What follows is a short list of books for those of you who have been following the recent removal of monuments in New Orleans, as well as the broader debate, and are looking for suggestions for further reading.
This list includes titles that focus specifically on Civil War monuments, but also more broadly to include other periods in American history that have been memorialized as well as the international context.
This is certainly not intended as an exhaustive list. Continue reading
I don’t want this weekend to slip by without a quick comment about Mayor Mitch Landrieu’s address on Friday. The New Orleans mayor chose the removal of the Robert E. Lee monument to deliver remarks about why he believed it was justified. It is a remarkable speech on a number of levels. Continue reading
This has been a fascinating couple of weeks in the world of Civil War memory. After removing the Liberty Place monument on April 24 the city of New Orleans removed three additional monuments to Jefferson Davis (May 11) and P.G.T. Beauregard (May 16-17). Yesterday Robert E. Lee was removed from high atop his perch in full daylight. Continue reading
Update: An extended version of this post is now available at Smithsonian Magazine.
A number of things happened today that has me thinking about Richmond, Virginia and the ongoing debate about Confederate monuments.
First, I had a conversation with a reporter from The Richmond Times-Dispatch about this debate. We talked about a number of things before we got around to the question of whether Richmond will follow other cities in deciding to remove monuments to the Confederacy and Confederate leaders. I suggested that it is unlikely. Continue reading
Yesterday a group of protesters gathered in my old home of Charlottesvile, Virginia to protest the removal of the Robert E. Lee monument. The group was led by Richard Spencer, who popularized the term, “alt-right.”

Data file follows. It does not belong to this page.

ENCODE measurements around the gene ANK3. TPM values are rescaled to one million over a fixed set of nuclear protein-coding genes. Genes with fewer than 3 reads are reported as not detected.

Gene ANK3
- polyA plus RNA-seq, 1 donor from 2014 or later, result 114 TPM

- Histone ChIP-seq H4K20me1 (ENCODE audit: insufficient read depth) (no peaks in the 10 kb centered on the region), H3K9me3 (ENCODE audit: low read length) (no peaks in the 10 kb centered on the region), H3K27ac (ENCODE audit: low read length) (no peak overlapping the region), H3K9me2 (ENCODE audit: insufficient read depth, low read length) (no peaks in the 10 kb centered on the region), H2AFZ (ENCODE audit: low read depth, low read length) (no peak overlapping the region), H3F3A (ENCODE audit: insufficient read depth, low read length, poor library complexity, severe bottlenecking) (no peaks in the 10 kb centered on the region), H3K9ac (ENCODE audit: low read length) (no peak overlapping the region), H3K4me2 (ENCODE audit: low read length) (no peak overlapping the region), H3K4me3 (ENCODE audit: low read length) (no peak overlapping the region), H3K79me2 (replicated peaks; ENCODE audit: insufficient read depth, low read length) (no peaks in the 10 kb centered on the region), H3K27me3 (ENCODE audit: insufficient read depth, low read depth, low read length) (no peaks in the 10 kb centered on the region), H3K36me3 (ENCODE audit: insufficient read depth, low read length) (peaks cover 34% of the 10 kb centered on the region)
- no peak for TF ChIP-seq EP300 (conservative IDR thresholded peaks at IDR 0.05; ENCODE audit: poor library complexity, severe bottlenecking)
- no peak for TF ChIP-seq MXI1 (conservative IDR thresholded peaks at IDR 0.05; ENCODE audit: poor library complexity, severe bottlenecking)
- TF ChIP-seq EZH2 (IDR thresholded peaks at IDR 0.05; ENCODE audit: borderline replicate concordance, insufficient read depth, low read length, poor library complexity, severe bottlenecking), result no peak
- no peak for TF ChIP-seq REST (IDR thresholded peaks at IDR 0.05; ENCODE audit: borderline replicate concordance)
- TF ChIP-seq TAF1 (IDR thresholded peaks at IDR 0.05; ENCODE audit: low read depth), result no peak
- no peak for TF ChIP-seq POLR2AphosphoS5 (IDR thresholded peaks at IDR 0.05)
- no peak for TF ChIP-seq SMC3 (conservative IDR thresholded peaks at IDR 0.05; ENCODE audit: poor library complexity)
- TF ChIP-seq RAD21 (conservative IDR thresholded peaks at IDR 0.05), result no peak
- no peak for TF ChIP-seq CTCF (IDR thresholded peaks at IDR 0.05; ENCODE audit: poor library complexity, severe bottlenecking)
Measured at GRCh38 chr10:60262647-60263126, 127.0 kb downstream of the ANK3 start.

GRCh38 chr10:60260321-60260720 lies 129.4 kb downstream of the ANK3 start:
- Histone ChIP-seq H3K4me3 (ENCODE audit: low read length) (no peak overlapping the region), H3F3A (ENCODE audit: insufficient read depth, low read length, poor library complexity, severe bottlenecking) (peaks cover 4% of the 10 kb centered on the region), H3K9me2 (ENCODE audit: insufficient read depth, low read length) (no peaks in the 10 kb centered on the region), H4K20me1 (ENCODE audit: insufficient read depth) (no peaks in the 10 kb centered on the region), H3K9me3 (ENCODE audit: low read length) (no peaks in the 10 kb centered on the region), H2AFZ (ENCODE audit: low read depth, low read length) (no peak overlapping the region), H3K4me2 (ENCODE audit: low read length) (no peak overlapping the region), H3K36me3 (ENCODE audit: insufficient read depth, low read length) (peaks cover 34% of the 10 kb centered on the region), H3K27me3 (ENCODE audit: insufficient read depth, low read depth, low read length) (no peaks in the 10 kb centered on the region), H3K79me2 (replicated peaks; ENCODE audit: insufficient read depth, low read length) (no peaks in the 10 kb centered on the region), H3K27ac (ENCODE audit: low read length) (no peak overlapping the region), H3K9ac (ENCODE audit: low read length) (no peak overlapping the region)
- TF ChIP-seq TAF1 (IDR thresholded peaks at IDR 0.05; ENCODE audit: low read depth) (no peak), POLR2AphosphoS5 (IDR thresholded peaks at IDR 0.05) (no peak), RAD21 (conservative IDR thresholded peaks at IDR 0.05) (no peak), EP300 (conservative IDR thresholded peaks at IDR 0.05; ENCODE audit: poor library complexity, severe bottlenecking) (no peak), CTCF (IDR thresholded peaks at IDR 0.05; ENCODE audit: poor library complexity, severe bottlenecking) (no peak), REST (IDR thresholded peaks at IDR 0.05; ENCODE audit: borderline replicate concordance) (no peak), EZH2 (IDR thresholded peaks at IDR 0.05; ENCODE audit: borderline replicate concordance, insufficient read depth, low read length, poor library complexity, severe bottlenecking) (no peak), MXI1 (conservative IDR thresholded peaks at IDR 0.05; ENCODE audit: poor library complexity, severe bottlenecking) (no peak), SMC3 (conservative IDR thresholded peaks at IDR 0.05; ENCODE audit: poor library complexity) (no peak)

Last night Spencer led a relatively small group in a torchlight ceremony that reminded many people of similar ceremonies held by the Nazi party in the the 1930s. Continue reading
Over night Jefferson Davis died a second death as crews removed his monument in New Orleans [see video here]. The monument honored the president of a nation whose primary goal was the protection and expansion of slavery. That leaves two monuments, one honoring Robert E. Lee and the other P.G.T. Beauregard. Continue reading
What was likely the final legal challenge to the removal of the P.G.T. Beuaregard monument in New Orleans ended today with a judge denying a temporary injunction. The three remaining monuments will likely come down within the next few weeks. I suspect that this will happen sooner than later given the potential for violence. Continue reading
It looks like the next monument slated for removal in New Orleans is Jefferson Davis. Violence erupted over night and barricades have been placed around the structure. Stay tuned. Continue reading